Let’s begin with the crazy stuff and try to reason our way back to sanity.
● Six condominiums are built on Dorr Street for $900,000 and priced at $100,000 each — a project that begins $300,000 in the hole. None sold for $100,000. In fact, only one sold at all. The price for the remaining “Dorr Street Brownstones” units is now $69,000. If interested, call the Metropolitan Housing Authority, which owns these lemons.
● People who know something about real estate, like Councilman Rob Ludeman, were skeptical from the start. But the city had federal money to subsidize the dreams of a now-defunct but never solid community development group called ONYX — “Organized Neighbors Yielding Excellence.” And federal money isn’t real, right?
● ONYX also built, with blessings from the city, through which more federal funds were funneled, 80 homes. They cost $100,000 to build and were sold for $30,000. Again, mind the gap.
● Now the Land Bank owns many of these homes, and the city and Land Bank have begun to identify some of them as past repair.Thirty are on their way to demolition with more to come. The consensus is that the homes weren’t well built. But some who know these homes have a hard time believing so many really have to be destroyed.
● Even with these spectacular failures, the city gave ONYX federal community development money as recently as the 2008-09 fiscal year.
● This is still going on. A combination of private funders, federal funds, and state aid is bankrolling new homes in the Olde Towne neighborhood. The project may be better thought out than the ONYX fiascos. But, by at least one calculation, each home will cost $260,000. If you are not at least a little skeptical, you’re better man than I am.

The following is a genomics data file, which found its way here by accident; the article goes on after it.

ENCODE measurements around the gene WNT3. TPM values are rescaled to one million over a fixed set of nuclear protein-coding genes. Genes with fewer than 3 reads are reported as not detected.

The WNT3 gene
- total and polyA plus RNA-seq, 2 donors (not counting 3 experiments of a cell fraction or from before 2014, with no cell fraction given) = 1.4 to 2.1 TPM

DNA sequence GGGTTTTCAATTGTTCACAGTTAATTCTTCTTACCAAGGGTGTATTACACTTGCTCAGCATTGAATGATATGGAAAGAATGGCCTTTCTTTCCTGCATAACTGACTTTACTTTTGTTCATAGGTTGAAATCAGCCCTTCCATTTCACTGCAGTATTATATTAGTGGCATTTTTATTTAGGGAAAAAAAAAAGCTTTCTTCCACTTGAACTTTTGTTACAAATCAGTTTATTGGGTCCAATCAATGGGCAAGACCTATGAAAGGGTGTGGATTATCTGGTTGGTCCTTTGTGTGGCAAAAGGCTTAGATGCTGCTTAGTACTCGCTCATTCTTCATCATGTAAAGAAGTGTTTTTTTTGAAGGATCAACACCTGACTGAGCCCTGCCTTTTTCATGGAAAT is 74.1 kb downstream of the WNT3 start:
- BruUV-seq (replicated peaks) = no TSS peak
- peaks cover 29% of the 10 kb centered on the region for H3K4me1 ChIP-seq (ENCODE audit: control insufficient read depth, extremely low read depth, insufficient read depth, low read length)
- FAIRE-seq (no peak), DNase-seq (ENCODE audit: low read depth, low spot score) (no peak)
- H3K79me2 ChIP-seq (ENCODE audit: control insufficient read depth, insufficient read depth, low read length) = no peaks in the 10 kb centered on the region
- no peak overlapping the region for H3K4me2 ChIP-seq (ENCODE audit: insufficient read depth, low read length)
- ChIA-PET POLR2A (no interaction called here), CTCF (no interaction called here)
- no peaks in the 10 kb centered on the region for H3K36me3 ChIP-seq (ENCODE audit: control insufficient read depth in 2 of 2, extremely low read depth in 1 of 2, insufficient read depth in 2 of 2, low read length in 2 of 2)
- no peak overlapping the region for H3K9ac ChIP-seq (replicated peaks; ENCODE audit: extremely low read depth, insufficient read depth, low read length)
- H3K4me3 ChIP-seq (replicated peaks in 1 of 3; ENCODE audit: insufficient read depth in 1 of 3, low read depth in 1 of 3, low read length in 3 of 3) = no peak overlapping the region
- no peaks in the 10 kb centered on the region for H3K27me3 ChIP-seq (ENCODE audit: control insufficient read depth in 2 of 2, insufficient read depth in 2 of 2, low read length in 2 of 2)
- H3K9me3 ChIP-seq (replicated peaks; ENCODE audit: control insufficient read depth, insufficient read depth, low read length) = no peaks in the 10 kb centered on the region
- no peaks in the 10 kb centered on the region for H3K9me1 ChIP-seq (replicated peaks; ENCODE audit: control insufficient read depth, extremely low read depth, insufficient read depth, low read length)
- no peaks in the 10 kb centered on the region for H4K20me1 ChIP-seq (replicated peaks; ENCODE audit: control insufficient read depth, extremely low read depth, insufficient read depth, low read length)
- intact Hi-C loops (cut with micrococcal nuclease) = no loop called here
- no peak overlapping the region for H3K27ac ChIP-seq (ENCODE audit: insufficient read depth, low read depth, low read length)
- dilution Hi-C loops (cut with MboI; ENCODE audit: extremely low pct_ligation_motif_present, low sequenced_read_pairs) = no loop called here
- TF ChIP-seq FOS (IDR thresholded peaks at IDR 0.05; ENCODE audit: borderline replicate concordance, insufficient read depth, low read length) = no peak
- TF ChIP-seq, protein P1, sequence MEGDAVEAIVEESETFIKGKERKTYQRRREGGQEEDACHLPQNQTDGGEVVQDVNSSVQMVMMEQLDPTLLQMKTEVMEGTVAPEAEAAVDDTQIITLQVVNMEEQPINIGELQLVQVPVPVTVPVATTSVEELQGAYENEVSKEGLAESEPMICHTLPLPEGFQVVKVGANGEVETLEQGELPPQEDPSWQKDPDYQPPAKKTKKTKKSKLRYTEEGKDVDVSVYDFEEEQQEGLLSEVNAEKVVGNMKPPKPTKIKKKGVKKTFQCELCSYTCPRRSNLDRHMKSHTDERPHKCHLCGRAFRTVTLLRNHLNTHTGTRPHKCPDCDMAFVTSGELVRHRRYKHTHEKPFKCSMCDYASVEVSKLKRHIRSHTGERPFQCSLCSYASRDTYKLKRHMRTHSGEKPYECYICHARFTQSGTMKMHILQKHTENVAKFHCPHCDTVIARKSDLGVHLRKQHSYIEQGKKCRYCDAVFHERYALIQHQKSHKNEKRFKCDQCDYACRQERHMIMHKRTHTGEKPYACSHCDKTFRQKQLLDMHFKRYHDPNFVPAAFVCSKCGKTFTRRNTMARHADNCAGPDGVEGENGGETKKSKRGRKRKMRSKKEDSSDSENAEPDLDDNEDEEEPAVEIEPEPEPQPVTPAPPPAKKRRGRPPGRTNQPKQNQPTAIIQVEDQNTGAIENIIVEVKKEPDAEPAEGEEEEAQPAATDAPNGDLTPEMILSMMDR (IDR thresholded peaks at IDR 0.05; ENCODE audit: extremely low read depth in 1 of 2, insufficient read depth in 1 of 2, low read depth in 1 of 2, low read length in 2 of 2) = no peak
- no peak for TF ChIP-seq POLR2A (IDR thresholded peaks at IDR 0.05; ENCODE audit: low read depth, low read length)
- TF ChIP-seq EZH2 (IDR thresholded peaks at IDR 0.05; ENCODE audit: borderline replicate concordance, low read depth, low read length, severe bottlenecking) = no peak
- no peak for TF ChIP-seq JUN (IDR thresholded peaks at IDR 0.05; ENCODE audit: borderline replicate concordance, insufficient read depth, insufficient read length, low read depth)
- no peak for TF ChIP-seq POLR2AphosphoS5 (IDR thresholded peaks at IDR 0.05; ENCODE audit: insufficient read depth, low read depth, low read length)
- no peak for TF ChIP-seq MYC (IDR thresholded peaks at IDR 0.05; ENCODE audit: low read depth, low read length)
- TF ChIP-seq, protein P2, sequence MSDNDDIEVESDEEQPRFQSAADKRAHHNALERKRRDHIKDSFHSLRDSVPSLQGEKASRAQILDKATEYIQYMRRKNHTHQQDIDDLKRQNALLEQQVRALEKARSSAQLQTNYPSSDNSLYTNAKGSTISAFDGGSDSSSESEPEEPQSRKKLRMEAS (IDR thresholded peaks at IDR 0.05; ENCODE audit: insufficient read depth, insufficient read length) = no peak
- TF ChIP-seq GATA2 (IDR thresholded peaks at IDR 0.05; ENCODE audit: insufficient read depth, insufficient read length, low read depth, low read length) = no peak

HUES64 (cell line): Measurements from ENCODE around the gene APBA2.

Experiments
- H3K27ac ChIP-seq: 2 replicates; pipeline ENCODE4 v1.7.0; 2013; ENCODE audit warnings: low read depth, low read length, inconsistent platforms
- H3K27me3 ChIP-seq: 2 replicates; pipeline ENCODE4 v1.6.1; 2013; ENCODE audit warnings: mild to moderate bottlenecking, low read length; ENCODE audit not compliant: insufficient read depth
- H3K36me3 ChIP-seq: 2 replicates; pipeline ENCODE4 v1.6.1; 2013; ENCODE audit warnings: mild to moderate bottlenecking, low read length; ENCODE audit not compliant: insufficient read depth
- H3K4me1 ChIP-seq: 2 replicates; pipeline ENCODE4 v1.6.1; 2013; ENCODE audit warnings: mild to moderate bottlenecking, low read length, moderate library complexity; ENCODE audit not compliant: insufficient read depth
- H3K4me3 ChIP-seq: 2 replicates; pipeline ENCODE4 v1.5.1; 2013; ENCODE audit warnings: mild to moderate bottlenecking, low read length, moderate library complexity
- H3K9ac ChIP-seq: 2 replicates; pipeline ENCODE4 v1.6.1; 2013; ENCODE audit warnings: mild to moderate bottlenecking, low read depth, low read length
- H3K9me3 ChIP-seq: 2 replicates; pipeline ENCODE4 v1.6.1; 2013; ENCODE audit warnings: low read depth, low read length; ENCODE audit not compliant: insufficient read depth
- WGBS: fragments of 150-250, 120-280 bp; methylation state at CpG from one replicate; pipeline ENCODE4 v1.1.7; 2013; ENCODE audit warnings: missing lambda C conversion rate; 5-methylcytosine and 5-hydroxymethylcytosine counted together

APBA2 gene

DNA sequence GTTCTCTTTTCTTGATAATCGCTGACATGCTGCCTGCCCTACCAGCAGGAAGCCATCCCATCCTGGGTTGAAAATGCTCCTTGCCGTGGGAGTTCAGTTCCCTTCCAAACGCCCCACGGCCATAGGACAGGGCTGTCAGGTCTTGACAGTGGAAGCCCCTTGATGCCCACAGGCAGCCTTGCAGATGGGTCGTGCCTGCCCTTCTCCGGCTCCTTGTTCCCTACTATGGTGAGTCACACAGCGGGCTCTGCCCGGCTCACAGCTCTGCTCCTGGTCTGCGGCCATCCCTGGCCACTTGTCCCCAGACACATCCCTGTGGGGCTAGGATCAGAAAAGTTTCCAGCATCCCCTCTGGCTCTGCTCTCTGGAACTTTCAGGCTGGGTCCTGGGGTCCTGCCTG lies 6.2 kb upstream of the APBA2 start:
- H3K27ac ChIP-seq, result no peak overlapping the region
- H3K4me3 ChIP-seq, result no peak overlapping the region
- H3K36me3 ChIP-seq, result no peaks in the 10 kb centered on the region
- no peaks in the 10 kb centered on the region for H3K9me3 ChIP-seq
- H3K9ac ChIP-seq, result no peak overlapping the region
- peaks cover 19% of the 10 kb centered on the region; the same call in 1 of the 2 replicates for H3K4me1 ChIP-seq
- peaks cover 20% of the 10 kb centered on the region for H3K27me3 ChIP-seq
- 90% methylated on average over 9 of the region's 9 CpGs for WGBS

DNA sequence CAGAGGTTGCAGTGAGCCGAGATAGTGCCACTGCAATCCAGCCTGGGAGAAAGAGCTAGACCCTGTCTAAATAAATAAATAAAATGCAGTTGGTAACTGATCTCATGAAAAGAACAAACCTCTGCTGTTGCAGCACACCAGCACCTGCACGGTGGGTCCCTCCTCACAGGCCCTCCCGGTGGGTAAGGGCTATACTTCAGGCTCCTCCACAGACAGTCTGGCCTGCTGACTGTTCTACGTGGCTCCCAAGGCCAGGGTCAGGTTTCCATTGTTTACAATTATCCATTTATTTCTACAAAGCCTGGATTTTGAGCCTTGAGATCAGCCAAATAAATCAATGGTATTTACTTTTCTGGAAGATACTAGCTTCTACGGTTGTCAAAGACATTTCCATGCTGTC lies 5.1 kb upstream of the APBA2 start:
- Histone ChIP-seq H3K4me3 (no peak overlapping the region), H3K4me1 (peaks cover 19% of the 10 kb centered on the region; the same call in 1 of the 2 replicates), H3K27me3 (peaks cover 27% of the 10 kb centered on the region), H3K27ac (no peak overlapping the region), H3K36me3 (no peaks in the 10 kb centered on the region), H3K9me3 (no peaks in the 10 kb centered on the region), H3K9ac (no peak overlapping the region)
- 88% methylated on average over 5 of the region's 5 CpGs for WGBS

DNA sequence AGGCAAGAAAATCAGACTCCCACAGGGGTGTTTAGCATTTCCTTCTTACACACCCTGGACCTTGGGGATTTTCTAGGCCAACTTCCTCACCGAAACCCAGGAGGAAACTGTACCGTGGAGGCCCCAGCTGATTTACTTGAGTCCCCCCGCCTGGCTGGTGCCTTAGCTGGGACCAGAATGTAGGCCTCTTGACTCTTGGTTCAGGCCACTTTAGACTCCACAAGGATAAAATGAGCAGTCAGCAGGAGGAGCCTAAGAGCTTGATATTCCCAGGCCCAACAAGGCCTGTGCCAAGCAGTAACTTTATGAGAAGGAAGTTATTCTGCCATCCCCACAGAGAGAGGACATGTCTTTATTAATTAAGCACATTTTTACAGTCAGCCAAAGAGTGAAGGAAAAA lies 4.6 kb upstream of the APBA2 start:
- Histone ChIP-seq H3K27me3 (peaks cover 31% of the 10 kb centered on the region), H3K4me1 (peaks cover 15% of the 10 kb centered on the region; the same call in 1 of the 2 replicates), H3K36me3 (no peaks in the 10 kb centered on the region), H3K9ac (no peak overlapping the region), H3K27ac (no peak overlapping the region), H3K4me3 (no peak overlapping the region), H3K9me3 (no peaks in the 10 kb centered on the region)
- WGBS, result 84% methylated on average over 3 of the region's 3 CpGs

Remember the bridge to nowhere? This was the housing for nobody. With monopoly money.
All this came out at a hearing of the City Council neighborhoods committee, chaired by Councilman Jack Ford.
Mr. Ford wondered aloud how such stewardship could have seemed sensible to anyone. He said we had badly “missed the point” in housing policy. He asked if, instead of tearing down houses, we might try urban homesteading. No answers were forthcoming.
I’m a card-carrying bleeding heart. But maybe we let the market do its thing on housing. Save our help for individuals.
The day of this hearing, I attended a meeting at Family House, the shelter for homeless families. One man asked why we are tearing down homes when so many people are homeless?
There is no good answer to that question either.
Going forward, Mr. Ford says the biggest thing we need are real and binding feasibility studies — before the building starts.
Let’s start with two simple principles: We don’t tear down homes when people are homeless. And we don’t build homes for nobody, with money we pretend isn’t real.
Keith C. Burris is a columnist for The Blade.
Contact him at: email@example.com or 419-724-6266.